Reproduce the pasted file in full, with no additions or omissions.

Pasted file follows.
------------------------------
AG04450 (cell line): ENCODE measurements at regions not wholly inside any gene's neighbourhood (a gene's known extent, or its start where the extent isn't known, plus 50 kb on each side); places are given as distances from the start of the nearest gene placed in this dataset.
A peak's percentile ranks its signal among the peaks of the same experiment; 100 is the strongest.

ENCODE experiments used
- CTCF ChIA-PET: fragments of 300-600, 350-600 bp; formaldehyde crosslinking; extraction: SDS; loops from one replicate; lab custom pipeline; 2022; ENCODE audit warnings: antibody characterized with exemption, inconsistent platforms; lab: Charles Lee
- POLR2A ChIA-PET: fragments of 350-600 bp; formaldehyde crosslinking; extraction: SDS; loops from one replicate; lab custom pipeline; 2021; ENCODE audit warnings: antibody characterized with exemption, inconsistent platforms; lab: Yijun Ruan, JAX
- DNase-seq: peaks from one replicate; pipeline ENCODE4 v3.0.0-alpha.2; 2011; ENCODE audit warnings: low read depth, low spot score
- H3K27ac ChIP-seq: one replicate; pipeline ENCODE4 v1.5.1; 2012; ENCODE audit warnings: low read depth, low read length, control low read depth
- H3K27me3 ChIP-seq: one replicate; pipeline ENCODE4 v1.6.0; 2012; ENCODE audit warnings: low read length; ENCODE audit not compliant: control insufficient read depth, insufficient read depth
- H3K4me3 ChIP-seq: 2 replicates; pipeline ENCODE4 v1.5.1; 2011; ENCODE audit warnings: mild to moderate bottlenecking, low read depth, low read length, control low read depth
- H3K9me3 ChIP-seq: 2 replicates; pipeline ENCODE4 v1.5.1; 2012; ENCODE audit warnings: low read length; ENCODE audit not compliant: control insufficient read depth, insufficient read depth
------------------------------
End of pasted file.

AG04450 (cell line): ENCODE measurements at regions not wholly inside any gene's neighbourhood (a gene's known extent, or its start where the extent isn't known, plus 50 kb on each side); places are given as distances from the start of the nearest gene placed in this dataset.
A peak's percentile ranks its signal among the peaks of the same experiment; 100 is the strongest.

ENCODE experiments used
- CTCF ChIA-PET: fragments of 300-600, 350-600 bp; formaldehyde crosslinking; extraction: SDS; loops from one replicate; lab custom pipeline; 2022; ENCODE audit warnings: antibody characterized with exemption, inconsistent platforms; lab: Charles Lee
- POLR2A ChIA-PET: fragments of 350-600 bp; formaldehyde crosslinking; extraction: SDS; loops from one replicate; lab custom pipeline; 2021; ENCODE audit warnings: antibody characterized with exemption, inconsistent platforms; lab: Yijun Ruan, JAX
- DNase-seq: peaks from one replicate; pipeline ENCODE4 v3.0.0-alpha.2; 2011; ENCODE audit warnings: low read depth, low spot score
- H3K27ac ChIP-seq: one replicate; pipeline ENCODE4 v1.5.1; 2012; ENCODE audit warnings: low read depth, low read length, control low read depth
- H3K27me3 ChIP-seq: one replicate; pipeline ENCODE4 v1.6.0; 2012; ENCODE audit warnings: low read length; ENCODE audit not compliant: control insufficient read depth, insufficient read depth
- H3K4me3 ChIP-seq: 2 replicates; pipeline ENCODE4 v1.5.1; 2011; ENCODE audit warnings: mild to moderate bottlenecking, low read depth, low read length, control low read depth
- H3K9me3 ChIP-seq: 2 replicates; pipeline ENCODE4 v1.5.1; 2012; ENCODE audit warnings: low read length; ENCODE audit not compliant: control insufficient read depth, insufficient read depth